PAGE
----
May 28, 2001
The Federal Education Morass
After more than 40 years of massive federal education spending, the inescapable conclusion is that federal control is failing. By any objective standards, our public schools are worse than ever. Policies regarding curricula and discipline, once set by local teachers and principals working closely with parents, are now established in Washington.
Politically correct sensitivity training substitutes for rigorous coursework in liberal arts or practical vocations. Children learn phony self-esteem, rather than the importance of productive achievement. Teachers are prohibited from maintaining discipline. As a result, our high school graduates enter adulthood less educated and less prepared for responsibility than previous generations. Obviously, ever-increasing federal control over our schools has failed the nation's children and lowered educational standards.
Yet while the need for new policies in Washington has never been greater, the approach unfortunately remains the same: more federal spending and more federal control. Last week Congress passed legislation that massively increases funding for failed Education department programs. Although the bill was widely hailed as bipartisan, the truth is that it contained mostly liberal measures promoted by Democratic members of Congress. Key Republican provisions such as school vouchers and unconditional flexibility for local school districts were not included. Regardless of the party stamp, the bill clearly represents a big-spending, big government plan that will only serve to further entrench the wasteful federal education monopoly.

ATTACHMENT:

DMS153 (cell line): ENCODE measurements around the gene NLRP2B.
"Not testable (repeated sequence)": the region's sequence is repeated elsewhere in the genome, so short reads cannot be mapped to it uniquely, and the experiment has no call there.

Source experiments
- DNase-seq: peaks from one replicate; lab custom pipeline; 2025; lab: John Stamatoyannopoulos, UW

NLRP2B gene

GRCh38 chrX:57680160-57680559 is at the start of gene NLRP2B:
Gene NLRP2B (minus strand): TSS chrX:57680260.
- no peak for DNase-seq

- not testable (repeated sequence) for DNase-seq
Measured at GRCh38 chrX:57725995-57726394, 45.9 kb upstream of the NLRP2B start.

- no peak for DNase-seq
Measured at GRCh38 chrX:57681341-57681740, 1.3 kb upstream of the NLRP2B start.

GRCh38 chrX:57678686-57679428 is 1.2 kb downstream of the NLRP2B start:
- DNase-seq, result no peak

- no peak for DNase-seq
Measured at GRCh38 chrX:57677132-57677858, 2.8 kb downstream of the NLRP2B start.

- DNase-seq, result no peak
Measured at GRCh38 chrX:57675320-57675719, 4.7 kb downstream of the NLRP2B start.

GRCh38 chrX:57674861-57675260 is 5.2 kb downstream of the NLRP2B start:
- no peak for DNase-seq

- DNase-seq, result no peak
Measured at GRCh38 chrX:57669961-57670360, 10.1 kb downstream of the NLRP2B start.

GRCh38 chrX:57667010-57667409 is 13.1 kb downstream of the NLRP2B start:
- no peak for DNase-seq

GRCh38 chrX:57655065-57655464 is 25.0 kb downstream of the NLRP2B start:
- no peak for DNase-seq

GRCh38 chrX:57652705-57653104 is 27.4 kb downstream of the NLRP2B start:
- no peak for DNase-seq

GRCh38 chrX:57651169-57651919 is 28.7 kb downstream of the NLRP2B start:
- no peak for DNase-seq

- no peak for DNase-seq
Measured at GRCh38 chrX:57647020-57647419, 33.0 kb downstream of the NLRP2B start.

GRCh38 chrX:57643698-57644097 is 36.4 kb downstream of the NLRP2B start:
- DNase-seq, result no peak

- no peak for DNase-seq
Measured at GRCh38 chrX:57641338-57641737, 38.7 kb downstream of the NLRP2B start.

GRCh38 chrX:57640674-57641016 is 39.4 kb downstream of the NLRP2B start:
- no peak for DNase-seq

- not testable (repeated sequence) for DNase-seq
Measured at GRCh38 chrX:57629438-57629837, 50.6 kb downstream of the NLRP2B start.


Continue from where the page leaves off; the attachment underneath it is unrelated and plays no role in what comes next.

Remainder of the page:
The bill increases the Education department budget by a whopping 22 percent- more than even the liberals had hoped. The $9.2 billion increase brings the total department budget to more than $50 billion. No one mentions the high tax rates we all pay to finance this spending. We must remember that every dollar parents send to Washington is a dollar they don't have to spend directly on their children's education. Most education tax dollars sent to Washington fund the federal bureaucracy; far less than half of each dollar is ever returned to local schools. More importantly, federal school dollars come with strings attached. The more money we give to education bureaucrats, the more power they have to dictate how local schools are run. When federal spending increases, local schools are forced to do whatever it takes to get their share, even if this means adopting one size fits all policies mandated in Washington. In other words, federal money is used as a club to force schools to surrender more and more of their decision making authority to Washington.
I believe that parents and teachers know what is best for their schools at the local level. The key to reforming public education in America is returning local control back to our public schools. I have introduced three education tax credit bills which keep more tax dollars and more decision making power at the local level. The first provides parents with a $3,000 per child credit for educational expenses, including tuition, books, computers, and tutors. The second allows parents or individuals to claim up to $3,000 in tax credits for cash or in-kind donations to schools and scholarship programs. The third bill grants all teachers a $1,000 tax credit, effectively raising their salaries without spending tax dollars. All three of these measures share the same goal of insuring that parents, rather than federal education bureaucrats, decide how their children are educated.
Congress never seems to learn that Washington does not know what is best for kids. While both parties claim to stand for education, their bureaucratic approach should no longer be tolerated by American education consumers. American parents will spend generously on their children's education, but Congress must be willing to lower tax burdens and ease the federal stranglehold on education that has destroyed our public schools.